Spinal Cord Injuries Lead to a Very Odd (But Serious) Risk

People who get serious spinal cord injuries have to adjust to a lot. That may be why, in the first year after their injuries, they are at serious risk for a potentially fatal condition called autonomic dysreflexia. Autonomic dysreflexia shows that the body can take itself down if its signals are ignored.

Source: Spinal Cord Injuries Lead to a Very Odd (But Serious) Risk

First signs are profuse sweating above your level of injury. Then chills with goose bumps, and very cold clammy skin. If its something like a clogged tube, that can be very dangerous. The bladder unable to empty itself makes the autonomic dysreflexic symptoms worsen.

Timing Your Blood Pressure Meds Right Might Prevent Diabetes

In surprising new research, experts report that the timing of taking your blood pressure medicine could have a big impact on whether or not you develop type 2 diabetes.

Specifically, the Spanish researchers found that taking blood pressure medications at bedtime rather than waiting until morning may cut the risk of developing type 2 diabetes by more than half.

Source: Timing Your Blood Pressure Meds Right Might Prevent Diabetes

Controlling blood pressure is one of the main goals in the care of diabetics. The ultimate disease processes that kills people in diabetes is atherosclerosis which then leads to coronary artery and peripheral arterial disease. It also leads to chronic renal insufficiency (bad kidneys, basically – that’s why diabetics tend to end up on dialysis), retinopathy, and arguably contributes significantly to vascular dementia and stroke. Any number of those consequences of diabetes can be fatal.

So, then, if we can prevent atherosclerosis in the first place, we can prevent many of those downstream consequences. That’s why it’s important to control things like blood sugar, blood pressure, cholesterol, and activity level in patients with diabetes. Using that logic, it makes sense that this would be helpful to someone who already has diabetes as well (and for similar reasons).

That said, there is a link between nocturnal hypotension and ischemic optic neuropathy. So you may reduce your diabetes risk, but you may increase your risk of vision loss. The theory is the low blood pressure at night time leads to such low perfusion of the optic nerve that it is irreparably damaged. As a result, physicians may recommend the opposite of this study. I should point out this is anecdotal evidence from other doctors. Large scale studies proving this link have not been performed.  See: http://www.ncbi.nlm.nih.gov/pmc/articles/PMC3721361/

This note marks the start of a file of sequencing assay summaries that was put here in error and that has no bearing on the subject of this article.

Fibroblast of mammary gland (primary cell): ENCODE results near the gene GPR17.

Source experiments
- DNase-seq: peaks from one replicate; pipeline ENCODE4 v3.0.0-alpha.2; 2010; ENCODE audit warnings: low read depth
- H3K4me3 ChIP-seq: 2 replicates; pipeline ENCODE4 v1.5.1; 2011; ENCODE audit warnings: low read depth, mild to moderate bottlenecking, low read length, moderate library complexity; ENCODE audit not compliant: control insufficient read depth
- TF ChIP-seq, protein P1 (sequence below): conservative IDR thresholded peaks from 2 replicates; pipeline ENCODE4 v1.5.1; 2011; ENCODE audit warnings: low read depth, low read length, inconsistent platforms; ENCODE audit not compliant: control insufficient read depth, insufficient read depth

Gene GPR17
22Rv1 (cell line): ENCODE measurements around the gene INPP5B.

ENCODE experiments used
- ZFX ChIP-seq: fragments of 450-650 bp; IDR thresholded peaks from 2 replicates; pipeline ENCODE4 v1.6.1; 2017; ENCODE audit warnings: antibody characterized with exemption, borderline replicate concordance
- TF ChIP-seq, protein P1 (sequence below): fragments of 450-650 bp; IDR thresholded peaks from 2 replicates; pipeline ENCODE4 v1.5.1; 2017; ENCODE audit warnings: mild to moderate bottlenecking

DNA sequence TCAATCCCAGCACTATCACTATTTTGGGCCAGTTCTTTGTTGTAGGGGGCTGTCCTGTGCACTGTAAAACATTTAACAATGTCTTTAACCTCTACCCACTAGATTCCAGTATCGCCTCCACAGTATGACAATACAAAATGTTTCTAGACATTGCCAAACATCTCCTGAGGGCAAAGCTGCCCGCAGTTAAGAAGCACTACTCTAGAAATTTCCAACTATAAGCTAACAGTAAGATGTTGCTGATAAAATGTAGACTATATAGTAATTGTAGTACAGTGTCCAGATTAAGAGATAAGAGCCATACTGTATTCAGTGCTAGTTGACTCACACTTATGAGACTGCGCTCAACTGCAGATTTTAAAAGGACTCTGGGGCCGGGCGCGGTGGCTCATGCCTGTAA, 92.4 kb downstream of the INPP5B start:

It’s also been found that taking your aspirin at bedtime is more effective.

Eat High Cellulose Vegetables to Suppress Hunger and Stay Full

Eating at a caloric deficit for extended periods isn’t just physically difficult, but also mentally. Battling hunger cravings can be frustrating because you’re often fighting both brain and body, trying to convince them that no, you don’t actually want to eat that brownie.

Luckily there are several methods, backed by scientific evidence, that can help curb hunger cravings.

Source: 3 Science-based steps to curbing your appetite

Foods such as broccoli, cabbage, brussel sprouts, collard greens, kale, cauliflower will work to satiate your hunger.  However, broccoli and cauliflower are the the least concerning (only in comparison to the other options listed – there’s still lots of vitamin K) if you have blood thinner/vitamin K concerns.